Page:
Wednesday, April 23, 2014

James Vincent McMorrow burst onto the music scene with his debut album, Early in the Morning, which featured the striking and evocative song “We Don’t Eat.” Now, the Irish singer-songwriter is back with his sophomore effort, Post-Tropical, which places his lilting falsetto on a new collection of beautiful songs with a backdrop of lush instrumentation.

 

Thursday, April 24, 2014

In November of 1961, Michael Rockefeller vanished off the coast of Southwest New Guinea while on an art-collecting mission.  Despite an exhaustive search, his body was never found and the case remains a mystery. But author Carl Hoffman thinks he may have solved it.  Tracing Rockefeller’s final journey, he tells the story of what he found in a new book titled Savage Harvest: A Tale of Cannibals, Colonialism and Michael Rockefeller’s Tragic Quest for Primitive Art.  Then, in 2004, Peruvian writer Isabel Allende joined the American Academy of Arts and Letters.  The award-winning author talks with Bob about her book Maya’s Notebook, as well as Allende’s particular contribution to Arts and Letters. Maya’s Notebook is now available in paperback.

 

Friday, April 25, 2014

Doyle McManus, Washington columnist for the Los Angeles Times, joins Bob to discuss the latest political news.  Next, if you google the name Vivian Maier today, you will get nearly a million hits. But just a few years ago, you would have gotten one: an obituary from the Chicago Tribune placed by three people unrelated to her. Vivian Maier died in 2009, and the fascinating story of her posthumous rise to fame is told in a new documentary titled Finding Vivian Maier. The film was produced by John Maloof and Charlie Siskel.  Then, the latest installment of our ongoing series This I Believe.

 

Friday, April 25, 2014

Doyle McManus, Washington columnist for the Los Angeles Times, joins Bob to discuss the latest political news.  Next, if you google the name Vivian Maier today, you will get nearly a million hits. But just a few years ago, you would have gotten one: an obituary from the Chicago Tribune placed by three people unrelated to her. Vivian Maier died in 2009, and the fascinating story of her posthumous rise to fame is told in a new documentary titled Finding Vivian Maier. The film was produced by John Maloof and Charlie Siskel.  Then, the latest installment of our ongoing series This I Believe.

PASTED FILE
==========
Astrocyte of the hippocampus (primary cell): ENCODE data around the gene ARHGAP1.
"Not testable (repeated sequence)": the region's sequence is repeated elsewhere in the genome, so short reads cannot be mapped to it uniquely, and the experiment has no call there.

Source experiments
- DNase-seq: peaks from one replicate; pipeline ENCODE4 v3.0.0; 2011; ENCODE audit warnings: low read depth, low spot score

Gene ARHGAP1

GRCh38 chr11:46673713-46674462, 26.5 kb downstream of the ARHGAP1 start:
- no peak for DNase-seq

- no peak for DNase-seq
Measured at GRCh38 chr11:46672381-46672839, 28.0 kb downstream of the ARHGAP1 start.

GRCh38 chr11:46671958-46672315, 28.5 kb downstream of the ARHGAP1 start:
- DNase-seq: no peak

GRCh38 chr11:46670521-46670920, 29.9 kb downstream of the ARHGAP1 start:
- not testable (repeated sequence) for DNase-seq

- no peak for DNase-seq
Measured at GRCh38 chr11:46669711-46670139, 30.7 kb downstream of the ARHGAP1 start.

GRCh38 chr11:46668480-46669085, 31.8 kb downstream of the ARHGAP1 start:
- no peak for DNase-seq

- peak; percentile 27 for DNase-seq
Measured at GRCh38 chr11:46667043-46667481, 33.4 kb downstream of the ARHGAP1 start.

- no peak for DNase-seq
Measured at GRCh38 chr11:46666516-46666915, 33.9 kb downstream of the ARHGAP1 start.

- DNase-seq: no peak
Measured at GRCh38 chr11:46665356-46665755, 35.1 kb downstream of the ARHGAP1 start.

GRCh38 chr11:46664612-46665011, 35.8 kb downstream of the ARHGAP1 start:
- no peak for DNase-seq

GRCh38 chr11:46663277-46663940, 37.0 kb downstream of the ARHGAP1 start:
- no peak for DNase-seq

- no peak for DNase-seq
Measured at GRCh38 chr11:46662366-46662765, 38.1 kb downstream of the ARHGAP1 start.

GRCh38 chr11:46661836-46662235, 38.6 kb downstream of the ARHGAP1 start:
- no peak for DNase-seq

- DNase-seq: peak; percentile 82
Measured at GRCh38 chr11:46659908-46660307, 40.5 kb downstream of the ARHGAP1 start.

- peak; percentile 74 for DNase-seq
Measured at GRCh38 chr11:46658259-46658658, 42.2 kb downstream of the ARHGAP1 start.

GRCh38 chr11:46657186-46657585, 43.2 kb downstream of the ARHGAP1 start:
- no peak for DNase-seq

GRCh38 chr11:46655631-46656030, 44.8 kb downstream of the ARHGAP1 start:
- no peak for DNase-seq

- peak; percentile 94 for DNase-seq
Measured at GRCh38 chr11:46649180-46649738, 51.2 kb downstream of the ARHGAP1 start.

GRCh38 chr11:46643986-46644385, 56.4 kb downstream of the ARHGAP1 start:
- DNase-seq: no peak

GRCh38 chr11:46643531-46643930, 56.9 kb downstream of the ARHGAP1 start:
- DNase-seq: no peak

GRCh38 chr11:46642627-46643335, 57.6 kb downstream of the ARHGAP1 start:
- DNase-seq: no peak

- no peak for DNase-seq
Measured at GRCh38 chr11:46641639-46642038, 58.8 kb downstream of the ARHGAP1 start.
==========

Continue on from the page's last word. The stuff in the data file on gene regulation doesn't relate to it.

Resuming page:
Monday, April 28, 2014

British artist Ralph Steadman started as a social and political cartoonist in the 1960s, but his work gained international fame after teaming up with journalist Hunter S. Thompson.  Called the “last of the original Gonzo visionaries,” director Charlie Paul’s documentary, For No Good Reason, looks at the life and work of this remarkable artist.  Then, based on the best-selling autobiography, the new film The Railway Man tells the story of Eric Lomax (played by Colin Firth), a former POW forced to work on the “Death Railway” in Thailand during WWII.  Decades later, he traveled to Japan to confront his torturer.  Eric died before the film was completed, but his wife Patti Lomax (played by Nicole Kidman) talks with Bob about their story.  They are joined by producer/screenwriter Andy Peterson.

 

Tuesday, April 29, 2014

Cesar Chavez died two decades ago but his legacy is still felt today.  Miriam Pawel is the author of The Crusades of Cesar Chavez, the first comprehensive biography of the labor leader that explores his work on behalf of migrant workers and his “profound humanity.”  Then, Mark Leibovich is a long-time reporter for the New York Times and before that The Washington Post.  His book,This Town: Two Parties and a Funeral, is a skewering of Washington DC’s incestuous “media industrial complex” and the egos therein.  It’s now available in paperback.

 

Wednesday, April 30, 2014

Bob talks to Ukrainian activist Kateryna Mikhno about the events in Ukraine. She just returned from a trip to Kiev and Eastern Ukraine.  Next, Bob talks with Jessie Austrian and Noah Brody, actors from Fiasco Theater.  They’ll discuss their production of The Two Gentlemen of Verona and why William Shakespeare’s work is still relevant today - nearly 400 years after his death.  Finally, Paul Schomer of the blog Radiocrowdfund.com shares some new music discoveries with Bob. This time we’ll hear songs from Old Hours, Land Lines, Margot and the Nuclear So and So’s, Will Phalen and Holy Wave.